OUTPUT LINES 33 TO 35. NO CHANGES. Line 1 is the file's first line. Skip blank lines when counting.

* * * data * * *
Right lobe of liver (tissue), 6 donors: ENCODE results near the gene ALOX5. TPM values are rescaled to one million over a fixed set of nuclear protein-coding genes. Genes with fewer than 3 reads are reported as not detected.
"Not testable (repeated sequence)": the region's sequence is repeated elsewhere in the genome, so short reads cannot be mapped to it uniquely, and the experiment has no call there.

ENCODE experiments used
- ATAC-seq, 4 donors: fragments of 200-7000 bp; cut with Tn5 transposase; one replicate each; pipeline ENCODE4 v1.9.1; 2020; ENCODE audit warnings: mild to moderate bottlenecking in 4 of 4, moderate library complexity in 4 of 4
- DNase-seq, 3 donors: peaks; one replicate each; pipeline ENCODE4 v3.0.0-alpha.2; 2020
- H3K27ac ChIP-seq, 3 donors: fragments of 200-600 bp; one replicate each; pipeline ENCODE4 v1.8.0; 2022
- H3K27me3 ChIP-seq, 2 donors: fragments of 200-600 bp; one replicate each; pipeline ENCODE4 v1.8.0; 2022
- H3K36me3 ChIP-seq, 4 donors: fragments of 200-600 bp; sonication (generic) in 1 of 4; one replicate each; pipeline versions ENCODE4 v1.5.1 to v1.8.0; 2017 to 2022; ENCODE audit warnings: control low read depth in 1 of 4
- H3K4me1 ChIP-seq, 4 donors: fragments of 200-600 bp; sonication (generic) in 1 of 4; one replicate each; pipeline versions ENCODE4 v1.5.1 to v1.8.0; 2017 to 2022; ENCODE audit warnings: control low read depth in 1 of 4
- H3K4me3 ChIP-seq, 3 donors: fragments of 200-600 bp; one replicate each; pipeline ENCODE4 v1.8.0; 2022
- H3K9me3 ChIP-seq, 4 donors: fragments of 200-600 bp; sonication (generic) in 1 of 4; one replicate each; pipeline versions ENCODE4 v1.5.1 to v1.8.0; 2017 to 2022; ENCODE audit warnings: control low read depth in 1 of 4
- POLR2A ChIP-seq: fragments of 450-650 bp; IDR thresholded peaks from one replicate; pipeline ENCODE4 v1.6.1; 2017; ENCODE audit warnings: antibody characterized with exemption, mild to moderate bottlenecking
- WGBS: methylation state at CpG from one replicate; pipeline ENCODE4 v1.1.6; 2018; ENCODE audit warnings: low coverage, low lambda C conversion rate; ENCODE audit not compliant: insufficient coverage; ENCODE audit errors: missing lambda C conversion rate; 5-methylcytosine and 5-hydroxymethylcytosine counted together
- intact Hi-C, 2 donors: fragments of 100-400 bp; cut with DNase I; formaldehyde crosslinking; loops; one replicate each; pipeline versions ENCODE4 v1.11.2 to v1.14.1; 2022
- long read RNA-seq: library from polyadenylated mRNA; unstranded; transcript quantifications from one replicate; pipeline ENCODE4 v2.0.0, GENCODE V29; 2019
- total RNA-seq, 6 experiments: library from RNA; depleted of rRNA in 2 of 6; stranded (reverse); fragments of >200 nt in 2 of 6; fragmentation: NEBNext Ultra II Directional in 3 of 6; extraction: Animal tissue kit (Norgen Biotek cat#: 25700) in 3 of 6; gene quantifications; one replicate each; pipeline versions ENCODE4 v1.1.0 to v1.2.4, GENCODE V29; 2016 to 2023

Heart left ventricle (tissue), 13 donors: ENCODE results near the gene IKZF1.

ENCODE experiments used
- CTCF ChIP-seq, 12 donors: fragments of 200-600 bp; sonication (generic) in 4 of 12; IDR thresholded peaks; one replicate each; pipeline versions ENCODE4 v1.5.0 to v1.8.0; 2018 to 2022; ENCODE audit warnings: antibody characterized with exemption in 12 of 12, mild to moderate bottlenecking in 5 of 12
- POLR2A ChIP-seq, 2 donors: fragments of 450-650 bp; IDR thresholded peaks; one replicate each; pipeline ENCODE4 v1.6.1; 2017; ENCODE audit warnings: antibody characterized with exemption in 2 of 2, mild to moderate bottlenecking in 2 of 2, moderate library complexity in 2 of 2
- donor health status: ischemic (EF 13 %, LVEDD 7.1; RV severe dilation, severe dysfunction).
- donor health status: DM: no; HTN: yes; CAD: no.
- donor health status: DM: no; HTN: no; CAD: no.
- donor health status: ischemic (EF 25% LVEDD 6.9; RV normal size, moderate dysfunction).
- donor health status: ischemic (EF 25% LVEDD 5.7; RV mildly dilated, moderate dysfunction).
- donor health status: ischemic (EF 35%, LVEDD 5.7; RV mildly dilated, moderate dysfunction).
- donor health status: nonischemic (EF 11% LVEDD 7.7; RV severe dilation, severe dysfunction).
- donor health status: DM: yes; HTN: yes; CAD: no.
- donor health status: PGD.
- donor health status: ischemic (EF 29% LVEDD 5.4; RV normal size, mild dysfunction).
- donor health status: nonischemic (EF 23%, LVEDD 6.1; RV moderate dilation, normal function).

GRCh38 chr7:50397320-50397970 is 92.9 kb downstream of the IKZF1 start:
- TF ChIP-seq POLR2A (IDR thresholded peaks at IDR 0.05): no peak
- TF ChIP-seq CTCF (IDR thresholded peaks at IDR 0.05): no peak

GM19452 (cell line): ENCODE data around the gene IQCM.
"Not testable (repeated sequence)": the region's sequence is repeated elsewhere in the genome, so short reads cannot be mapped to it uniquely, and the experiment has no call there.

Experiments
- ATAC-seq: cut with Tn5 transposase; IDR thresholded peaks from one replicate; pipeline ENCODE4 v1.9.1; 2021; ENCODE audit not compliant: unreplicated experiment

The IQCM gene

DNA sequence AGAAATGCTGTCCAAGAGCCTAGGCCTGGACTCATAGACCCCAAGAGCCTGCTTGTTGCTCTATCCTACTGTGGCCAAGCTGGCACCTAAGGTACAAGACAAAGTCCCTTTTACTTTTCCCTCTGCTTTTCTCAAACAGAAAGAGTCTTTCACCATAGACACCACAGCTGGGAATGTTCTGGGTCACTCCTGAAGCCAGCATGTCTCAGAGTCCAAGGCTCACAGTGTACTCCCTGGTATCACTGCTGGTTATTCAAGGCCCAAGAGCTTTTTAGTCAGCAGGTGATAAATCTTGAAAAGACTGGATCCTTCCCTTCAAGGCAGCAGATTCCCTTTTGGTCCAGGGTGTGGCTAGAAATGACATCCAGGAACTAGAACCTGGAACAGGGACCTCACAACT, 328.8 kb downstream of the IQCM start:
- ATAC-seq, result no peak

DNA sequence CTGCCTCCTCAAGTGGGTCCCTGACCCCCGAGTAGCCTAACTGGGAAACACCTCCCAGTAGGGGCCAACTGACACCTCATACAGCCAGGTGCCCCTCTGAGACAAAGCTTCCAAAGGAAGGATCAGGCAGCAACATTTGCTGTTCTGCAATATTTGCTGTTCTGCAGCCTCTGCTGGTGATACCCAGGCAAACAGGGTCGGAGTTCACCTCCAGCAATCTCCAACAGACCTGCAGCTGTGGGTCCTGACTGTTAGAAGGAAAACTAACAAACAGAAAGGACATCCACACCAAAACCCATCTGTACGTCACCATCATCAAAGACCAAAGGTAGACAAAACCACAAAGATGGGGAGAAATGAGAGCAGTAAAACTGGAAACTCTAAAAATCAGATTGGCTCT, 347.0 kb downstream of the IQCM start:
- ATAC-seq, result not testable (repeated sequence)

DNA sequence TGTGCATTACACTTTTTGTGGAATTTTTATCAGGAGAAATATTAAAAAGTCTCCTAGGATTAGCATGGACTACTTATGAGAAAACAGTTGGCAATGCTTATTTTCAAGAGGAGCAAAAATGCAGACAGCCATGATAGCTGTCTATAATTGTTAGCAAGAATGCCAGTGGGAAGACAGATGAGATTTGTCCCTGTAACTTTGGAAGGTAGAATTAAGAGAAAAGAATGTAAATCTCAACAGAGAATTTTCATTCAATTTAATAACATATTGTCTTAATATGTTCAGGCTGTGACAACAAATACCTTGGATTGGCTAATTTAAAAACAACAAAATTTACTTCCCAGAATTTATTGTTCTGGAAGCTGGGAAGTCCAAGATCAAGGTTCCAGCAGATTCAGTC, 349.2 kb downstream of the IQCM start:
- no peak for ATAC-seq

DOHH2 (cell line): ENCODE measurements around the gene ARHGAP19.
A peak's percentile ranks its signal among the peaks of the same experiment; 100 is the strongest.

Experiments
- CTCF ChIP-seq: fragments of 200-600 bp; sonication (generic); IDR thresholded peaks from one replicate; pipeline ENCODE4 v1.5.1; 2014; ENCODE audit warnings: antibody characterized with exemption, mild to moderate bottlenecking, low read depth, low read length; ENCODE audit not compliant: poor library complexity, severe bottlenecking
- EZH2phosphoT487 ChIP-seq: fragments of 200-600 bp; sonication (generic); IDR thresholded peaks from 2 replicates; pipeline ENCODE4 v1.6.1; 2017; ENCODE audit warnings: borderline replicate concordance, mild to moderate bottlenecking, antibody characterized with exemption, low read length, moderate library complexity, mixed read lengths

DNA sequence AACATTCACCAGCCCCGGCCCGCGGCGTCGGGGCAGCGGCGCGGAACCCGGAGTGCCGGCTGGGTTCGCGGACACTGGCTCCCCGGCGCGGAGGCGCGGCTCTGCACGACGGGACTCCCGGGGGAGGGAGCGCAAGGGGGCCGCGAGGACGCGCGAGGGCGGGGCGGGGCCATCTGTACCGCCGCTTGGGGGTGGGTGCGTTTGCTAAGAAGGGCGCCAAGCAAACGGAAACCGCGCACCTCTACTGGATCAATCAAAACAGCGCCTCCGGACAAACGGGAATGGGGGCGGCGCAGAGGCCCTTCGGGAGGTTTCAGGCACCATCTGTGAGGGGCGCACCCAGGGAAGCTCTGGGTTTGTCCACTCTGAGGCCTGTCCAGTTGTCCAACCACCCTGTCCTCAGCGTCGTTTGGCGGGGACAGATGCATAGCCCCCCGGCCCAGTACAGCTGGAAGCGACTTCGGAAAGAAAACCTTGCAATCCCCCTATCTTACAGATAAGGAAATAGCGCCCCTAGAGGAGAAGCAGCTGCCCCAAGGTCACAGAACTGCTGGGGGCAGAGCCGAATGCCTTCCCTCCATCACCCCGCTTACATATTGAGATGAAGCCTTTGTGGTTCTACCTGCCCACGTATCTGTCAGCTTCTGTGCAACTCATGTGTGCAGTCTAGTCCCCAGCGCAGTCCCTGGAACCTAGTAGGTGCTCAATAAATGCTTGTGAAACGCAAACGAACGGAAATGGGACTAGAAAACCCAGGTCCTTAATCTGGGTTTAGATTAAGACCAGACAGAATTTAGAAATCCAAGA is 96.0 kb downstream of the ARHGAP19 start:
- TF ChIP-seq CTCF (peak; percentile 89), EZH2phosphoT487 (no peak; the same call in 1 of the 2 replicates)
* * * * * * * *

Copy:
- TF ChIP-seq POLR2A (IDR thresholded peaks at IDR 0.05): no peak
- TF ChIP-seq CTCF (IDR thresholded peaks at IDR 0.05): no peak

GM19452 (cell line): ENCODE data around the gene IQCM.